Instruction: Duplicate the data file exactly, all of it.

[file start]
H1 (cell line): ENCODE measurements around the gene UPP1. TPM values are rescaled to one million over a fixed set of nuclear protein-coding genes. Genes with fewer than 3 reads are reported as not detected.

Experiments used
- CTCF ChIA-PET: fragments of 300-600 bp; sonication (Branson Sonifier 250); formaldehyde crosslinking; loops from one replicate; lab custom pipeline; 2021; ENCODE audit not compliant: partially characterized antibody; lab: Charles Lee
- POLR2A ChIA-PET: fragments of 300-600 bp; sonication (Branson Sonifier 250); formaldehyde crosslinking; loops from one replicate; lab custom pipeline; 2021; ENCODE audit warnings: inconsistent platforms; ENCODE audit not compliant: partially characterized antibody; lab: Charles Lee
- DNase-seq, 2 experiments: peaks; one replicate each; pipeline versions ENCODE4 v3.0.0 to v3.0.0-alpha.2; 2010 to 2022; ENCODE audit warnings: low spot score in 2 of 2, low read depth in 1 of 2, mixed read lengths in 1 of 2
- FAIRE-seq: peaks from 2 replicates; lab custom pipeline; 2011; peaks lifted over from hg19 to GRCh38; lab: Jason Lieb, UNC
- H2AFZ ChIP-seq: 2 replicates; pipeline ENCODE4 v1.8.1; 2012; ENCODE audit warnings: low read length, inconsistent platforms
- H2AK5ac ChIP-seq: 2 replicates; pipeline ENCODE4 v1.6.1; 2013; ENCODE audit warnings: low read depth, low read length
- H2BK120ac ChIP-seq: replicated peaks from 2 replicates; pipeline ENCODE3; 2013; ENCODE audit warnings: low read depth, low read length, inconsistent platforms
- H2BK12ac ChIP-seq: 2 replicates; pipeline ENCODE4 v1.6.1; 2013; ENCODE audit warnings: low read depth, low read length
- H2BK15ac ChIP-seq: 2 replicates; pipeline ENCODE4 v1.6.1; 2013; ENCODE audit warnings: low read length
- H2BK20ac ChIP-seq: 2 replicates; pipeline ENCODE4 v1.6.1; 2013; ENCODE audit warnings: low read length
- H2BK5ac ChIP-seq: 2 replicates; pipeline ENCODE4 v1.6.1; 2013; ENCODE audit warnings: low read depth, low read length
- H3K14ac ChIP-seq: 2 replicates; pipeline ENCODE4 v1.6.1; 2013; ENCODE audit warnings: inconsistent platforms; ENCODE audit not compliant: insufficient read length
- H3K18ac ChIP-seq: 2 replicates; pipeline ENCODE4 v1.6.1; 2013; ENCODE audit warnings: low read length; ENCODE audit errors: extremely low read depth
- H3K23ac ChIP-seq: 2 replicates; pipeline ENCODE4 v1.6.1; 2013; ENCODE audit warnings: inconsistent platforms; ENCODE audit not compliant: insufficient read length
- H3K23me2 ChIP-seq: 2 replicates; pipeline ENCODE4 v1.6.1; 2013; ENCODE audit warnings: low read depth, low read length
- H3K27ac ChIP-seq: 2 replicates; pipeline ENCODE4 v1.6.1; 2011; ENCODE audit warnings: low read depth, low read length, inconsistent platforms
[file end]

H1 (cell line): ENCODE measurements around the gene UPP1. TPM values are rescaled to one million over a fixed set of nuclear protein-coding genes. Genes with fewer than 3 reads are reported as not detected.

Experiments used
- CTCF ChIA-PET: fragments of 300-600 bp; sonication (Branson Sonifier 250); formaldehyde crosslinking; loops from one replicate; lab custom pipeline; 2021; ENCODE audit not compliant: partially characterized antibody; lab: Charles Lee
- POLR2A ChIA-PET: fragments of 300-600 bp; sonication (Branson Sonifier 250); formaldehyde crosslinking; loops from one replicate; lab custom pipeline; 2021; ENCODE audit warnings: inconsistent platforms; ENCODE audit not compliant: partially characterized antibody; lab: Charles Lee
- DNase-seq, 2 experiments: peaks; one replicate each; pipeline versions ENCODE4 v3.0.0 to v3.0.0-alpha.2; 2010 to 2022; ENCODE audit warnings: low spot score in 2 of 2, low read depth in 1 of 2, mixed read lengths in 1 of 2
- FAIRE-seq: peaks from 2 replicates; lab custom pipeline; 2011; peaks lifted over from hg19 to GRCh38; lab: Jason Lieb, UNC
- H2AFZ ChIP-seq: 2 replicates; pipeline ENCODE4 v1.8.1; 2012; ENCODE audit warnings: low read length, inconsistent platforms
- H2AK5ac ChIP-seq: 2 replicates; pipeline ENCODE4 v1.6.1; 2013; ENCODE audit warnings: low read depth, low read length
- H2BK120ac ChIP-seq: replicated peaks from 2 replicates; pipeline ENCODE3; 2013; ENCODE audit warnings: low read depth, low read length, inconsistent platforms
- H2BK12ac ChIP-seq: 2 replicates; pipeline ENCODE4 v1.6.1; 2013; ENCODE audit warnings: low read depth, low read length
- H2BK15ac ChIP-seq: 2 replicates; pipeline ENCODE4 v1.6.1; 2013; ENCODE audit warnings: low read length
- H2BK20ac ChIP-seq: 2 replicates; pipeline ENCODE4 v1.6.1; 2013; ENCODE audit warnings: low read length
- H2BK5ac ChIP-seq: 2 replicates; pipeline ENCODE4 v1.6.1; 2013; ENCODE audit warnings: low read depth, low read length
- H3K14ac ChIP-seq: 2 replicates; pipeline ENCODE4 v1.6.1; 2013; ENCODE audit warnings: inconsistent platforms; ENCODE audit not compliant: insufficient read length
- H3K18ac ChIP-seq: 2 replicates; pipeline ENCODE4 v1.6.1; 2013; ENCODE audit warnings: low read length; ENCODE audit errors: extremely low read depth
- H3K23ac ChIP-seq: 2 replicates; pipeline ENCODE4 v1.6.1; 2013; ENCODE audit warnings: inconsistent platforms; ENCODE audit not compliant: insufficient read length
- H3K23me2 ChIP-seq: 2 replicates; pipeline ENCODE4 v1.6.1; 2013; ENCODE audit warnings: low read depth, low read length
- H3K27ac ChIP-seq: 2 replicates; pipeline ENCODE4 v1.6.1; 2011; ENCODE audit warnings: low read depth, low read length, inconsistent platforms